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Child Development & Parenting: Infants (0-2)
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Infant Development: How Your Baby Grows and MaturesInfant Parenting: Keeping Your Baby Healthy and HappyInfant Safety: Keeping Your Baby SafeInfant Enrichment: Stimulating Your Baby
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CDC Updates Zika Guidance for Infant CareHigher Doses of Vitamin D May Boost Preemies' Bone HealthHealth Tip: Avoid Baby Sleep PositionersHelping Preemies Avoid Unnecessary AntibioticsProtecting Preemies From Stress Might Improve Later Mental Health'Sleep Positioners' a Danger to Baby: FDAClinical Exome Sequencing Useful for Critically Ill InfantsTdap Given in Pregnancy Protects Infants From PertussisWhooping Cough Shot Works, But Many Moms-to-Be Skip It: CDCHealth Tip: Breast-feeding May Help TeethHeart-Lung Fitness Challenged in Early Full-Term BabiesHealth Tip: Is Your Baby Teething?Pediatricians Increasingly Aligned With Breastfeeding GuidelinesHigher Cigarette Taxes May Mean Fewer Infant DeathsHealth Tip: Design a Non-Toxic NurseryParents Getting Better at Using Car Seats SafelyVision Problems Common in Babies Infected With Zika'Modest at Best' Discriminatory Ability for CBC Test in InfantsDoes General Anesthesia Affect Babies' Brains?Health Tip: Avoid Juice Before Age 1Race/Ethnicity Shown to Factor Into Quality of Care in NICUHep B Vaccine Should Be Given Sooner: Pediatricians GroupSome Newborns Don't Get Heart Defect, Hearing Loss TestsAnti-Vaccine Info in Pregnancy May Delay Infant ImmunizationToo Many Babies Still Placed on Stomach to Sleep: StudyAnti-Vaccine Family Members, Friends Spur Many Moms to Delay Baby's ShotsIncrease in Survival Without Severe Disability for PreemiesParents of Preemies End Up Just Fine: StudyCharacteristics of Diabetes in Infancy ExploredLow Blood Sugar in Newborns Tied to Brain Problems LaterHealth Tip: Don't Use Sunscreen on NewbornsPicky Eater? It Might Just Be Your Child's PersonalityIs Infant Drug Withdrawal Likelier When Opioids Used With Psychiatric Drugs?Alarms Could Save Children From Being Left in Hot CarsMaking the Most of Childhood Wellness VisitsMRI Approved for Young Infants in Intensive CareCan Fetal Alcohol Damage Be Undone?Impaired Eyesight May Be First Sign of Zika Damage in BabiesHealth Tip: Getting Toddlers to Try New FoodsWidening 'Race Gap' in U.S. Infant DeathsHealth Tip: Are My Toddler's Eating Habits Normal?Probiotic Supplements Failed to Prevent Babies' InfectionsHealth Tip: When Children Grind Their TeethA Baby's Skin No Match for the SunTissue Testing Can Spot Zika at Birth: CDCCould You Raise a 'No-Diaper' Baby?Health Tip: Considering Bed Sharing?Medical Costs Soar for U.S. Babies Born Addicted to OpioidsMany Preemies Don't Struggle in SchoolBabies' Fascination With Faces May Start in the Womb
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Another Reason to Breast-Feed: It's Good for Baby's Belly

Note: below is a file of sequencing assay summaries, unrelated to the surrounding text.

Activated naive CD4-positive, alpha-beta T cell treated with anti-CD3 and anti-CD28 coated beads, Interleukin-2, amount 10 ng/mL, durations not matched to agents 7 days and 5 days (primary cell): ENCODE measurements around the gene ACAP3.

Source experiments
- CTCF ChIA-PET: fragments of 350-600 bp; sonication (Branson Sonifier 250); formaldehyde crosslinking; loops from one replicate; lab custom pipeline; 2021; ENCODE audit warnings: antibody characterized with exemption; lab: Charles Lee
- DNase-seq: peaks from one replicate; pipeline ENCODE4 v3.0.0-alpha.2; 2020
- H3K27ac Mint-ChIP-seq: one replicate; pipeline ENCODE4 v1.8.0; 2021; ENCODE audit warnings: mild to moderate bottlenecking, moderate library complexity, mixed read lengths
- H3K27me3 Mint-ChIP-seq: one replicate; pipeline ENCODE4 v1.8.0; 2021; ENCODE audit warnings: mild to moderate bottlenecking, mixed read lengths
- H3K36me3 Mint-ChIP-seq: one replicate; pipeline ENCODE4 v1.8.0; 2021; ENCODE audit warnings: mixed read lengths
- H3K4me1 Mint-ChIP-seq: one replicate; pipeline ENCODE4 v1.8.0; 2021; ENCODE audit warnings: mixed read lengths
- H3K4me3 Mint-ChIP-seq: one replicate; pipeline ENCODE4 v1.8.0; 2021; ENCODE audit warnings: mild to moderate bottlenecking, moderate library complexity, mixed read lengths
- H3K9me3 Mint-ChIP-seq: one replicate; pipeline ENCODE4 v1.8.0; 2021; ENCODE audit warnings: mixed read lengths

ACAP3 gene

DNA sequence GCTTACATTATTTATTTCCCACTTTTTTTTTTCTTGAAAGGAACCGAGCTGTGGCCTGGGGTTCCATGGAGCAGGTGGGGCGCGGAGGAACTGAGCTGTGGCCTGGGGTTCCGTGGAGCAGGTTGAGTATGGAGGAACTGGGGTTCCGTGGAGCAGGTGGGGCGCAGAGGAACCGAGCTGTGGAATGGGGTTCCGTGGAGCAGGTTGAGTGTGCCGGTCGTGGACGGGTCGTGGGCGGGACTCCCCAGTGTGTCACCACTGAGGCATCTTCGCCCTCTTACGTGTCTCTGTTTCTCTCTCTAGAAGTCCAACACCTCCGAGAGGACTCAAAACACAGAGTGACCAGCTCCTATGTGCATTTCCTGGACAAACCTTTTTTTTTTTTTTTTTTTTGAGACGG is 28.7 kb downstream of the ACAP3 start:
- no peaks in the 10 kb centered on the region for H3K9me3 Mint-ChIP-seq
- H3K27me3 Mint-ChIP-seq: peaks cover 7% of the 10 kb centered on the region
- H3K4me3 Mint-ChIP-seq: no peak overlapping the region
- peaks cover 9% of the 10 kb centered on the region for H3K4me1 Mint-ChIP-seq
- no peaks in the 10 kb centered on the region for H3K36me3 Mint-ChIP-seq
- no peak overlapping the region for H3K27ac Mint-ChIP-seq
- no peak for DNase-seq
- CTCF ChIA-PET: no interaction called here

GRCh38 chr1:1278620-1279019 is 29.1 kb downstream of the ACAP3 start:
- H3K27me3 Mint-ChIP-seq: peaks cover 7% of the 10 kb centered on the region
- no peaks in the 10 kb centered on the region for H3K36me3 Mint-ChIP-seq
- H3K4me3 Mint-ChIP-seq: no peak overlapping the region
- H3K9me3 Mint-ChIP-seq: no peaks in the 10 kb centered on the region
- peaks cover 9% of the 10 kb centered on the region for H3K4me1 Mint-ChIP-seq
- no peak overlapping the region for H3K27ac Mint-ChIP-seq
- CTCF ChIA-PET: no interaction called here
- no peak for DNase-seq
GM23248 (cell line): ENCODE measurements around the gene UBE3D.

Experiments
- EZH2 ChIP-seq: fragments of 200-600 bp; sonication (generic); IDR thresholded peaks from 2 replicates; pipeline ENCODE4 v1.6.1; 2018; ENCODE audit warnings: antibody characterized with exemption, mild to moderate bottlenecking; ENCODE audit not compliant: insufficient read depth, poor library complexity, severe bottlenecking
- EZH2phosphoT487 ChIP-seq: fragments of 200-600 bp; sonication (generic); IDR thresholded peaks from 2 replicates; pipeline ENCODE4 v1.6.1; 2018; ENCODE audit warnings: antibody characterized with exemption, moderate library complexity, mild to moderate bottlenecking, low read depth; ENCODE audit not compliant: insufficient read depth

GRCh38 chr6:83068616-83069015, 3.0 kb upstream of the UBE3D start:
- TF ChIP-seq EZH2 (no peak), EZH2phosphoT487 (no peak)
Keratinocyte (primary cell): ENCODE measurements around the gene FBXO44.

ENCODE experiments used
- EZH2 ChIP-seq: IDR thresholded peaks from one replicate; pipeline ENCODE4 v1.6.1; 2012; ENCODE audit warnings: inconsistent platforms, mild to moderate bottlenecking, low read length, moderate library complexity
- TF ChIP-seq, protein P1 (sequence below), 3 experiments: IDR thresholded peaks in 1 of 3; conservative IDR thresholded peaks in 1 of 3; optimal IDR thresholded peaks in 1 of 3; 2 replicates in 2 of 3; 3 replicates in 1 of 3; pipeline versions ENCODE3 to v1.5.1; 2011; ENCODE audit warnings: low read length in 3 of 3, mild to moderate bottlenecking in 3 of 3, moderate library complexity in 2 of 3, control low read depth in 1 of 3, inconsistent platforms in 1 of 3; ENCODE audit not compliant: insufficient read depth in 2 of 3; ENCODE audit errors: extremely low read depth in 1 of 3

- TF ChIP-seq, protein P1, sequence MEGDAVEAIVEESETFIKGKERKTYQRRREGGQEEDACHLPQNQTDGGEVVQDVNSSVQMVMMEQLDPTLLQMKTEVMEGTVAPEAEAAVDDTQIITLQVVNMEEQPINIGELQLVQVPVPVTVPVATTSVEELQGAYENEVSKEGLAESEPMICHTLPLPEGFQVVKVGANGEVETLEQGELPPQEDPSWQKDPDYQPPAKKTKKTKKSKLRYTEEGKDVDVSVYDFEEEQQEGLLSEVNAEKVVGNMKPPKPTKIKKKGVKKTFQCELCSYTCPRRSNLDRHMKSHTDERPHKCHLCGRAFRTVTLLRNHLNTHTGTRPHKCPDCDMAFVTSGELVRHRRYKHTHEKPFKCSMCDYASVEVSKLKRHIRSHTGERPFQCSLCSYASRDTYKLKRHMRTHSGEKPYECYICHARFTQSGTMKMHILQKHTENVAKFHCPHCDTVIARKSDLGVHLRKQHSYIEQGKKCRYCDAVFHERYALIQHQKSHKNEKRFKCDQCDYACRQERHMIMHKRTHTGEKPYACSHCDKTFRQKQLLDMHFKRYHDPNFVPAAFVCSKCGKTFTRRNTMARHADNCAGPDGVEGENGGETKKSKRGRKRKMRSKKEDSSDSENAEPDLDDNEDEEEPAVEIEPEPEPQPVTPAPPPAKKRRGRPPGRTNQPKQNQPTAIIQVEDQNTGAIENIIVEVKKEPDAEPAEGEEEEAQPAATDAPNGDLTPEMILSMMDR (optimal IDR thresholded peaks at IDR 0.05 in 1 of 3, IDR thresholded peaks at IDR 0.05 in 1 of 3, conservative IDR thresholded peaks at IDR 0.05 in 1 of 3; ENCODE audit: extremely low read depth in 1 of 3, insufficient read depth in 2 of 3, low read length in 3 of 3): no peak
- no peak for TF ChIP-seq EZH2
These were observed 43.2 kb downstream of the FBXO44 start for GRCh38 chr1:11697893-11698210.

HealthDay News
by -- Robert Preidt
Updated: May 8th 2017

new article illustration

MONDAY, May 8, 2017 (HealthDay News) -- Mothers have been told for years that breast-feeding is best. Now researchers say they've found a new way it helps babies -- by planting good bacteria in their digestive system.

For the study, the researchers assessed 107 breast-feeding mother-infant pairs. The investigators found that 30 percent of beneficial bacteria in a baby's intestinal tract comes directly from the mother's milk, and 10 percent comes from skin on the mother's breast.

"Breast milk is this amazing liquid that, through millions of years of evolution, has evolved to make babies healthy, particularly their immune systems," said senior study author Grace Aldrovandi. She is a professor of pediatrics and chief of infectious diseases at UCLA's Mattel Children's Hospital.

"Our research identifies a new mechanism that contributes to building stronger, healthier babies," she explained in a UCLA news release.

Also, babies who are breast-fed every day even after they begin eating solid food continue to benefit in the form of a growing population of beneficial bacteria linked with better health, Aldrovandi and colleagues said.

Previous research has shown that a balanced bacterial community in the intestines plays a major role in protecting against immune diseases.

For example, children who develop type 1 diabetes have abnormalities in their gut's bacterial populations. And healthy bacteria in the gut appears to provide lifelong protection against allergies, asthma and inflammatory bowel disease, the study authors noted.

"We're appreciating more and more how these bacterial communities -- particularly in the intestine -- help guard against the bad guys. We know from animal model systems that if you get good bacteria in your gut early in life, you're more likely to be healthy," Aldrovandi said.

The study did not examine how children who are fed only formula acquire healthy bacteria in the gut.

Aldrovandi's team wants to do further research in this area, including how bacteria provided through breast-feeding play a crucial role in infants' immune responses, and which beneficial bacteria are missing in people who have certain diseases.

The findings were published May 8 in the Journal of the American Medical Association.

More information

The American Academy of Pediatrics has more on breast-feeding.